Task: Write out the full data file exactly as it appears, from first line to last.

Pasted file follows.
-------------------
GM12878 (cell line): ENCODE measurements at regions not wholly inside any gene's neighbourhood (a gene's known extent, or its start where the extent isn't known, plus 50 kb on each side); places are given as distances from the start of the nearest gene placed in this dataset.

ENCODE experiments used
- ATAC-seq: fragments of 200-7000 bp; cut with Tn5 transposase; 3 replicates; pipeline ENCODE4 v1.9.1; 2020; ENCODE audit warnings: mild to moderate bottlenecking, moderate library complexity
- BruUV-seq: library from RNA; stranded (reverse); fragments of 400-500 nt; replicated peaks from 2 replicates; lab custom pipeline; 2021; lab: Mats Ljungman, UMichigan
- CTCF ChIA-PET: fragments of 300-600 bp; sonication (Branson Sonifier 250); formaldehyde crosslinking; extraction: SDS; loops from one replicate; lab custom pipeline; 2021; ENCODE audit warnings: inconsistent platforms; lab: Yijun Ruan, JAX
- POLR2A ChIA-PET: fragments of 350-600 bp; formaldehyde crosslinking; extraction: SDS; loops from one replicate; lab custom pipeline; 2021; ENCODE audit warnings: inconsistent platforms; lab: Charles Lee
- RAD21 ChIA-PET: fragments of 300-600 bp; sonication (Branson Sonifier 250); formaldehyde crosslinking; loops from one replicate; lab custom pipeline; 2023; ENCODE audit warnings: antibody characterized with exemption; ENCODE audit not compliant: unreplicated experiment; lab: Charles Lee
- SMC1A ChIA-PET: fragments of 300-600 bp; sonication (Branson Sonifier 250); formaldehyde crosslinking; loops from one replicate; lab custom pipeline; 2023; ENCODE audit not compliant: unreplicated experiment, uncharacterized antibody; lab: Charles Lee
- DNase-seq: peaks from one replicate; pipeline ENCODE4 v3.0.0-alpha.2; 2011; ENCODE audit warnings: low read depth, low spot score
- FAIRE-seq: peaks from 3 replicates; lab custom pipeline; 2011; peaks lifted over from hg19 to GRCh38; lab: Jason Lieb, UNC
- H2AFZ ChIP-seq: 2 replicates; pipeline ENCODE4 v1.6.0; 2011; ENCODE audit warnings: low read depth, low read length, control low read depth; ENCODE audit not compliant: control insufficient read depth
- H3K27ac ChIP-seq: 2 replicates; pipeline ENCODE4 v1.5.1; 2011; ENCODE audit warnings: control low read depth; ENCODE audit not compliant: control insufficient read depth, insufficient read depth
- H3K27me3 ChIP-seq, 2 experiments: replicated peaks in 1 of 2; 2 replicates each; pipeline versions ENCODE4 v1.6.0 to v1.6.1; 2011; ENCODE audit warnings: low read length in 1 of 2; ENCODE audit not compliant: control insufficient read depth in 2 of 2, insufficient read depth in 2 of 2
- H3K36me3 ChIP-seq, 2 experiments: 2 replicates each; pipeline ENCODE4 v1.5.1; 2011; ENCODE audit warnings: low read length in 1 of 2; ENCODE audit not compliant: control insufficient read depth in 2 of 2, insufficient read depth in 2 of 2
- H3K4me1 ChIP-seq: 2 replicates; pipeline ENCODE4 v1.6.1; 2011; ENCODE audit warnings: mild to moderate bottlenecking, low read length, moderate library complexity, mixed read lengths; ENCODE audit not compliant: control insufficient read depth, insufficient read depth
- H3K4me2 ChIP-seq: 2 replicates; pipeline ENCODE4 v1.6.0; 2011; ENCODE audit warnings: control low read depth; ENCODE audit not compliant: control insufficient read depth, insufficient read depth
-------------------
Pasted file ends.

GM12878 (cell line): ENCODE measurements at regions not wholly inside any gene's neighbourhood (a gene's known extent, or its start where the extent isn't known, plus 50 kb on each side); places are given as distances from the start of the nearest gene placed in this dataset.

ENCODE experiments used
- ATAC-seq: fragments of 200-7000 bp; cut with Tn5 transposase; 3 replicates; pipeline ENCODE4 v1.9.1; 2020; ENCODE audit warnings: mild to moderate bottlenecking, moderate library complexity
- BruUV-seq: library from RNA; stranded (reverse); fragments of 400-500 nt; replicated peaks from 2 replicates; lab custom pipeline; 2021; lab: Mats Ljungman, UMichigan
- CTCF ChIA-PET: fragments of 300-600 bp; sonication (Branson Sonifier 250); formaldehyde crosslinking; extraction: SDS; loops from one replicate; lab custom pipeline; 2021; ENCODE audit warnings: inconsistent platforms; lab: Yijun Ruan, JAX
- POLR2A ChIA-PET: fragments of 350-600 bp; formaldehyde crosslinking; extraction: SDS; loops from one replicate; lab custom pipeline; 2021; ENCODE audit warnings: inconsistent platforms; lab: Charles Lee
- RAD21 ChIA-PET: fragments of 300-600 bp; sonication (Branson Sonifier 250); formaldehyde crosslinking; loops from one replicate; lab custom pipeline; 2023; ENCODE audit warnings: antibody characterized with exemption; ENCODE audit not compliant: unreplicated experiment; lab: Charles Lee
- SMC1A ChIA-PET: fragments of 300-600 bp; sonication (Branson Sonifier 250); formaldehyde crosslinking; loops from one replicate; lab custom pipeline; 2023; ENCODE audit not compliant: unreplicated experiment, uncharacterized antibody; lab: Charles Lee
- DNase-seq: peaks from one replicate; pipeline ENCODE4 v3.0.0-alpha.2; 2011; ENCODE audit warnings: low read depth, low spot score
- FAIRE-seq: peaks from 3 replicates; lab custom pipeline; 2011; peaks lifted over from hg19 to GRCh38; lab: Jason Lieb, UNC
- H2AFZ ChIP-seq: 2 replicates; pipeline ENCODE4 v1.6.0; 2011; ENCODE audit warnings: low read depth, low read length, control low read depth; ENCODE audit not compliant: control insufficient read depth
- H3K27ac ChIP-seq: 2 replicates; pipeline ENCODE4 v1.5.1; 2011; ENCODE audit warnings: control low read depth; ENCODE audit not compliant: control insufficient read depth, insufficient read depth
- H3K27me3 ChIP-seq, 2 experiments: replicated peaks in 1 of 2; 2 replicates each; pipeline versions ENCODE4 v1.6.0 to v1.6.1; 2011; ENCODE audit warnings: low read length in 1 of 2; ENCODE audit not compliant: control insufficient read depth in 2 of 2, insufficient read depth in 2 of 2
- H3K36me3 ChIP-seq, 2 experiments: 2 replicates each; pipeline ENCODE4 v1.5.1; 2011; ENCODE audit warnings: low read length in 1 of 2; ENCODE audit not compliant: control insufficient read depth in 2 of 2, insufficient read depth in 2 of 2
- H3K4me1 ChIP-seq: 2 replicates; pipeline ENCODE4 v1.6.1; 2011; ENCODE audit warnings: mild to moderate bottlenecking, low read length, moderate library complexity, mixed read lengths; ENCODE audit not compliant: control insufficient read depth, insufficient read depth
- H3K4me2 ChIP-seq: 2 replicates; pipeline ENCODE4 v1.6.0; 2011; ENCODE audit warnings: control low read depth; ENCODE audit not compliant: control insufficient read depth, insufficient read depth